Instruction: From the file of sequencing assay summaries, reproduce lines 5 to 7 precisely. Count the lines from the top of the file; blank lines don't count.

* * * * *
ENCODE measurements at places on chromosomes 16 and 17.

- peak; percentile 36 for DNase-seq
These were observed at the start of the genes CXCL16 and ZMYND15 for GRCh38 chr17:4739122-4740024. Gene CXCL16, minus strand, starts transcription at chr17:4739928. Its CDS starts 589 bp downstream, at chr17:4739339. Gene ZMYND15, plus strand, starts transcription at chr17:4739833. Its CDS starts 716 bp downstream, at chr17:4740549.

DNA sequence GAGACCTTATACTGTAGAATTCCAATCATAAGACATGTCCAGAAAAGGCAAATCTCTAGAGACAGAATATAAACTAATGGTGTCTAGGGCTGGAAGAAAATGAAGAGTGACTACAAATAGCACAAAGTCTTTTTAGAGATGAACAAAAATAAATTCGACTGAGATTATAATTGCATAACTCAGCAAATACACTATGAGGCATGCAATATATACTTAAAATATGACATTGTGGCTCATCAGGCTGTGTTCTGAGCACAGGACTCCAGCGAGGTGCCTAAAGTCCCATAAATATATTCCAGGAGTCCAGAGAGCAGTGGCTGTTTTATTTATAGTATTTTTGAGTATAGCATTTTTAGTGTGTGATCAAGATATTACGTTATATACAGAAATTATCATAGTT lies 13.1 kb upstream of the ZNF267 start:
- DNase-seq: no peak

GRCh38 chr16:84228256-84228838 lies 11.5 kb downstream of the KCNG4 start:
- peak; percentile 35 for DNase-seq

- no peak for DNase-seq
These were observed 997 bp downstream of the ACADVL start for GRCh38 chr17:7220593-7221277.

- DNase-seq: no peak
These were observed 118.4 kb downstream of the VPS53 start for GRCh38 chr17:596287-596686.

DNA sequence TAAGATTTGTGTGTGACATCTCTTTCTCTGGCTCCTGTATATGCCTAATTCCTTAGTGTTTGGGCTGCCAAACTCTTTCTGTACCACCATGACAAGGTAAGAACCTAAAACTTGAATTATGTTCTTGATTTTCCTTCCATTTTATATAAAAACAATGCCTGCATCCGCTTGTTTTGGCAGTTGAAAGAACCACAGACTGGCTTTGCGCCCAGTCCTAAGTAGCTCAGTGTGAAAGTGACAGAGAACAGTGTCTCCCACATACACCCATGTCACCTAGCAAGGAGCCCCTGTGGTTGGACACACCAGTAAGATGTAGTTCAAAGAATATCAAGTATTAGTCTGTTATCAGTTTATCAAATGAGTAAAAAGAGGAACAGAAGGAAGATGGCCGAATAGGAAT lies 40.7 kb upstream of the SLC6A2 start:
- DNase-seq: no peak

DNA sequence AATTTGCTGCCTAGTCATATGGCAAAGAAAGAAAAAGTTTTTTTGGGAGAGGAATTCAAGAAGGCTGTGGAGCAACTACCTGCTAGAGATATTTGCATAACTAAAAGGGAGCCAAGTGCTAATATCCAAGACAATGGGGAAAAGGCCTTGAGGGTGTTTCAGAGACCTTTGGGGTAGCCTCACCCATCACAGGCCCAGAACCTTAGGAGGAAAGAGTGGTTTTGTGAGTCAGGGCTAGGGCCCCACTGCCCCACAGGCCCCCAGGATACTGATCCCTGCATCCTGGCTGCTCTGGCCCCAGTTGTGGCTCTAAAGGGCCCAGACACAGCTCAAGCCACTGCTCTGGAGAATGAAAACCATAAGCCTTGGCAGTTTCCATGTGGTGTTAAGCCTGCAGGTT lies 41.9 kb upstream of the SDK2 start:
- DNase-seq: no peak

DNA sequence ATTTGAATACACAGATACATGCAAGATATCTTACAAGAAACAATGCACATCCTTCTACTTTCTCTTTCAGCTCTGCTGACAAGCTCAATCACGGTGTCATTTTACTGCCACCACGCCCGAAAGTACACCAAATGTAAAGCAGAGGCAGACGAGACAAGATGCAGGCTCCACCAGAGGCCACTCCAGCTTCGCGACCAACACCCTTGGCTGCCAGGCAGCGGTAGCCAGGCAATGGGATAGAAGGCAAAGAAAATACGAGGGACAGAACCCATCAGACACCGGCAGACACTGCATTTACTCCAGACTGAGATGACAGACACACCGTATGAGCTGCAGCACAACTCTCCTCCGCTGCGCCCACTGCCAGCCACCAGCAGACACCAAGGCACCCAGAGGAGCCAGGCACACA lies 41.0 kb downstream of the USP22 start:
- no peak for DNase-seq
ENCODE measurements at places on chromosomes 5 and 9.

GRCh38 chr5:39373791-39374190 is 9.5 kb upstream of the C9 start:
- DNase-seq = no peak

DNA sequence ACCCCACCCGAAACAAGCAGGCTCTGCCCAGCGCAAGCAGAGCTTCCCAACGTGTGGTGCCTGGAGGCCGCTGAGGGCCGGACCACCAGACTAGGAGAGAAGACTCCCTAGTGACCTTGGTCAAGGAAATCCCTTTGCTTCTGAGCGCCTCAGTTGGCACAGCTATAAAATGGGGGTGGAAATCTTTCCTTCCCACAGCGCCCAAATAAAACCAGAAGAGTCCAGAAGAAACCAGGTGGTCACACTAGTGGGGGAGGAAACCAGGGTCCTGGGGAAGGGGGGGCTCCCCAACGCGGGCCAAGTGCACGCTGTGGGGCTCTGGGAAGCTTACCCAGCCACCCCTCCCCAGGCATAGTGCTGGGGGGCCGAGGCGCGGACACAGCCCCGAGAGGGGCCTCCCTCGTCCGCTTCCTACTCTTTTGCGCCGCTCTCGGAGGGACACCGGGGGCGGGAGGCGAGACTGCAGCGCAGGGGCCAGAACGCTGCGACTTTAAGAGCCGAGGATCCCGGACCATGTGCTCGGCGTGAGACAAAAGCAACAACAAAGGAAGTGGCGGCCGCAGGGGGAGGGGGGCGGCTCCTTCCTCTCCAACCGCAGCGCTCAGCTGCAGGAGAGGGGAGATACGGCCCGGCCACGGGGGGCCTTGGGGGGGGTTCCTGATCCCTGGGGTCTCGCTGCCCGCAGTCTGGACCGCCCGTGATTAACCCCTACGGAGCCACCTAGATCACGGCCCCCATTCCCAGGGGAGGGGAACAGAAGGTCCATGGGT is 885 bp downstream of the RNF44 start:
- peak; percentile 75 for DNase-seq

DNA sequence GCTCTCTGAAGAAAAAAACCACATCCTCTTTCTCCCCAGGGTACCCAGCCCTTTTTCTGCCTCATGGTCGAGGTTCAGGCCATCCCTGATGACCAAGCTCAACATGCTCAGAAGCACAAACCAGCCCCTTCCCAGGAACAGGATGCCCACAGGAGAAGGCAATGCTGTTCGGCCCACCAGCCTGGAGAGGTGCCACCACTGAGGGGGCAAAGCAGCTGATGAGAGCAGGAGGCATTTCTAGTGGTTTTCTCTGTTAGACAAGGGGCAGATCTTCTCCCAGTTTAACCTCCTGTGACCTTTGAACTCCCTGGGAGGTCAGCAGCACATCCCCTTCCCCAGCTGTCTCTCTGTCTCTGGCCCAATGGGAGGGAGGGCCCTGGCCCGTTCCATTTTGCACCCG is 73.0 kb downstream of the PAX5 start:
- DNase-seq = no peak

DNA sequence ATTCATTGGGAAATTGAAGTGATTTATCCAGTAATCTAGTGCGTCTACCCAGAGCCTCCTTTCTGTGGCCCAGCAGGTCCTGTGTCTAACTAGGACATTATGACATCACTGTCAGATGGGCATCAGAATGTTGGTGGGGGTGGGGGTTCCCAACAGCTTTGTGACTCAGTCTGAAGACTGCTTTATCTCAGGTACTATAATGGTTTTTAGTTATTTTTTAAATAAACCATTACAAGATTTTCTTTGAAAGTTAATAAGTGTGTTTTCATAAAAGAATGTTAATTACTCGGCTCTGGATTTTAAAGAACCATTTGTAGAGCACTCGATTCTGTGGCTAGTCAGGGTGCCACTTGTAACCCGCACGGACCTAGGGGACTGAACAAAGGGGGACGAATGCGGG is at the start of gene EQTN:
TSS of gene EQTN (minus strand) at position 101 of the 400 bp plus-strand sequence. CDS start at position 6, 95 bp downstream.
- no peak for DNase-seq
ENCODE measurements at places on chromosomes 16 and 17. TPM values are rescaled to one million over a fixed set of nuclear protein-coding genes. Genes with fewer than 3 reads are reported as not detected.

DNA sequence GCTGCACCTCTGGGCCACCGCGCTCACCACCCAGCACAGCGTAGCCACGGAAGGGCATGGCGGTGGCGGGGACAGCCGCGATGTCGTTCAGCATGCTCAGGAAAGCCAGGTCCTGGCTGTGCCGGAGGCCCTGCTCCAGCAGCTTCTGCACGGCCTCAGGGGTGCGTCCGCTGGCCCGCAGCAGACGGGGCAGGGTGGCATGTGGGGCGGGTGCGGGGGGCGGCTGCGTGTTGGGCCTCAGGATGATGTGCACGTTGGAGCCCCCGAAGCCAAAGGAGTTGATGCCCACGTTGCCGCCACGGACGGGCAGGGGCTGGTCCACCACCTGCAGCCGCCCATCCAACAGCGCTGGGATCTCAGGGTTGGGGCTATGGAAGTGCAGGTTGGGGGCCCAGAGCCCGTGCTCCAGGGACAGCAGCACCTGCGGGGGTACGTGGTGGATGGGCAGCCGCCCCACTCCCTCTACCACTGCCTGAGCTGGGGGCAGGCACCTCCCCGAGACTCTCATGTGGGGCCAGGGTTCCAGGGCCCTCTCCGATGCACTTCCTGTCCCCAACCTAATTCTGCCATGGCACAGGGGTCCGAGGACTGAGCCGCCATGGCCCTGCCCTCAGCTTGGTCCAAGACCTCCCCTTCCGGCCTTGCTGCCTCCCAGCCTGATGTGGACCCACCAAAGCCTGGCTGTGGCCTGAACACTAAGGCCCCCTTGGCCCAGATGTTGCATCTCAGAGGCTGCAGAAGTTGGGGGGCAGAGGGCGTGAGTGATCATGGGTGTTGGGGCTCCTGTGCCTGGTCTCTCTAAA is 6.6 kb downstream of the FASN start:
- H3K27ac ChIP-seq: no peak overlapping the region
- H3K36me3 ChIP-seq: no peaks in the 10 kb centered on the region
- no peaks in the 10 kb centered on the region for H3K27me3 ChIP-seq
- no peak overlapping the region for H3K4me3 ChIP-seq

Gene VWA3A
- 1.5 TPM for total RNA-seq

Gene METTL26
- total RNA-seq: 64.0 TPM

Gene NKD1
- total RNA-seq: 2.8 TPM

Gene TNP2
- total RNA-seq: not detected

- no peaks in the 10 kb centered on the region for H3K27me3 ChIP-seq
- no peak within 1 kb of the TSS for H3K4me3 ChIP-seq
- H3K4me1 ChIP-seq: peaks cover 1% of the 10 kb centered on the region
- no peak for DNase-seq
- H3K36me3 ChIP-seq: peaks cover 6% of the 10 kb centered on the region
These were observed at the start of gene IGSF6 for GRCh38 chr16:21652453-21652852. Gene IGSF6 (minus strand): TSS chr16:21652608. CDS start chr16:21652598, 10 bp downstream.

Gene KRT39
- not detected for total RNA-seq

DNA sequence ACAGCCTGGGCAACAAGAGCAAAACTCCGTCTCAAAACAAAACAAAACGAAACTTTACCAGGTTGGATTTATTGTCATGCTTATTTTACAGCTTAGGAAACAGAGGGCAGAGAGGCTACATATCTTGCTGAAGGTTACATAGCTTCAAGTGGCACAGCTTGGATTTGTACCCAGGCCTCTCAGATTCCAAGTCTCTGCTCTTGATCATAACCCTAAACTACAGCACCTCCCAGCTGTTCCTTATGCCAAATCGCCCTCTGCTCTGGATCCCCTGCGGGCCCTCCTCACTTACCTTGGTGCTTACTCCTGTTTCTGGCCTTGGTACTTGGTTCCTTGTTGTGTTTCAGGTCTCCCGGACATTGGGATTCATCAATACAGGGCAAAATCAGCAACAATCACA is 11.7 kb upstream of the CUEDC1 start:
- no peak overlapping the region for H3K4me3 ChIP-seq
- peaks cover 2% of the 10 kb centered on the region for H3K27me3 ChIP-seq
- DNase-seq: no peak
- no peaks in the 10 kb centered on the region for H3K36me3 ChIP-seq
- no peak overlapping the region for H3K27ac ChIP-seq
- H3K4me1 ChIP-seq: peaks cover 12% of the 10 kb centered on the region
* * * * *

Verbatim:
- DNase-seq: no peak

GRCh38 chr16:84228256-84228838 lies 11.5 kb downstream of the KCNG4 start:
- peak; percentile 35 for DNase-seq